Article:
“What would happen if we could think of modest benefits amongst a much broader population, arguing that we are all at average risk for melanoma?” he said. “One’s impact is determined by your relationship between your reach and your effectiveness. If you can reach 50% of people with a 2% or 3% effect, it’s more effective than if you only reach 2% of people with a strong effect.”

One strategy would be to focus efforts on where people burn, Geller said. For instance, researchers can work with the travel industry to help protect travelers going from cold to warm climates.

“Most of our worst burns take place at the end of April, when you haven’t been out in the sun, and it’s been freezing and cold, then you get too much sun,” Geller said. “It’s very hard to think about this in the United States — there are very few policies for sun protection like there are for indoor tanning.”

In the past, it has been hard to improve sun protection due to the seasonal natural of sun protection, the few policies that exist like those for indoor tanning, less then optimal sunscreen-use skills, and because much burning is incidental, Geller said.

To overcome these barriers, demonstration projects can emphasize sun protection and early detection at the countywide and state levels. Further, researchers can follow the examples of indoor tanning efforts, tobacco reduction and breast cancer screening.

“If we can apply several of these lessons from indoor tanning and apply them to the world of sun protection, we can be quite successful and come back a few years from now and say we’ve really made some notable successes,” Geller said. – by Alexandra Todak

Reference:

Geller AC. Skin cancer prevention. Presented at: HemOnc Today Melanoma and Cutaneous Malignancies; March 24-25, 2017; New York.

Disclosure: Geller reports no relevant financial disclosures.

NEW YORK — To reduce melanoma incidence, prevention efforts can be shifted from indoor tanning efforts to focus on outdoor sun protection in average-risk adults, according to a speaker at HemOnc Today Melanoma and Cutaneous Malignancies.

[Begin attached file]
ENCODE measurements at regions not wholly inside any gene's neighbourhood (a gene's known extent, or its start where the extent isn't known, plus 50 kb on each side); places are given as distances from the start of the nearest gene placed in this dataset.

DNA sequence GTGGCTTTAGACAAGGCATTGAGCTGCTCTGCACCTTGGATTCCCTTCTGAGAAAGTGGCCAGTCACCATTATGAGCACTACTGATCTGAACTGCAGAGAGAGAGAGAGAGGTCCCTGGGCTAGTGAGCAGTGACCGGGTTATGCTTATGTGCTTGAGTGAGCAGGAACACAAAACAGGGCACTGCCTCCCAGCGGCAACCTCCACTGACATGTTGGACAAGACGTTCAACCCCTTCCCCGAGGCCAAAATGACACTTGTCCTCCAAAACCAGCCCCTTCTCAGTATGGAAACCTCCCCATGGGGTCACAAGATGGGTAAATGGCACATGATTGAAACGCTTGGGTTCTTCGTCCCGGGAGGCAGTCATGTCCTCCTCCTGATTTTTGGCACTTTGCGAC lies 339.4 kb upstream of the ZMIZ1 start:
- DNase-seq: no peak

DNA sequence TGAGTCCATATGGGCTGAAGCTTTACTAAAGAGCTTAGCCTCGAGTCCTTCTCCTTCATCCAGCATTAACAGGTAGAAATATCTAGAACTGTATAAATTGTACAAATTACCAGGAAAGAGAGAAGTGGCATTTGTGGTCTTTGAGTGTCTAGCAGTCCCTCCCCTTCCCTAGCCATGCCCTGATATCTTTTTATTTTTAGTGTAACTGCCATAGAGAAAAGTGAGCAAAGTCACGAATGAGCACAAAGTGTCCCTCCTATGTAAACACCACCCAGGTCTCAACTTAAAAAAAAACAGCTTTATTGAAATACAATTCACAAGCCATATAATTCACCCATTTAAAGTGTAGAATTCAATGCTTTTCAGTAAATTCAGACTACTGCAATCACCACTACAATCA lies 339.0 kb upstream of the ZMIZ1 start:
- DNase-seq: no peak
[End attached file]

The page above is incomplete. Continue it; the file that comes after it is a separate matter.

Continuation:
Three years ago, the CDC released an infographic that showed one in three white women aged 16 to 25 years in the United States reported indoor tanning.

“Remarkably, I can come to you today and say that number has been cut at least in half,” Alan C. Geller, MPH, RN, senior lecturer at Harvard TH Chan School of Public Health and director of melanoma epidemiology at Massachusetts General Hospital, said during his presentation. “If you think about how long it takes to make a huge change, from the first time someone started indoor tanning in 1982 to now in 2017, we’ve seen these rates drop through the floor. This is a huge victory.”

Alan C. Geller
Alan C. Geller

Still, incidence of invasive melanoma is expected to increase through 2031 in many parts of the world, with the exception of Australia. Further, mortality rates have been increasing in older adults, despite stabilizing or declining in young adults.

“It’s going to be difficult to see a drop in the overall mortality rate until we can begin to see a drop in the mortality rate among middle-aged and older people,” Geller said.

More than 120,000 Americans have died of melanoma since 2000, and it is the second most common cancer in young adults.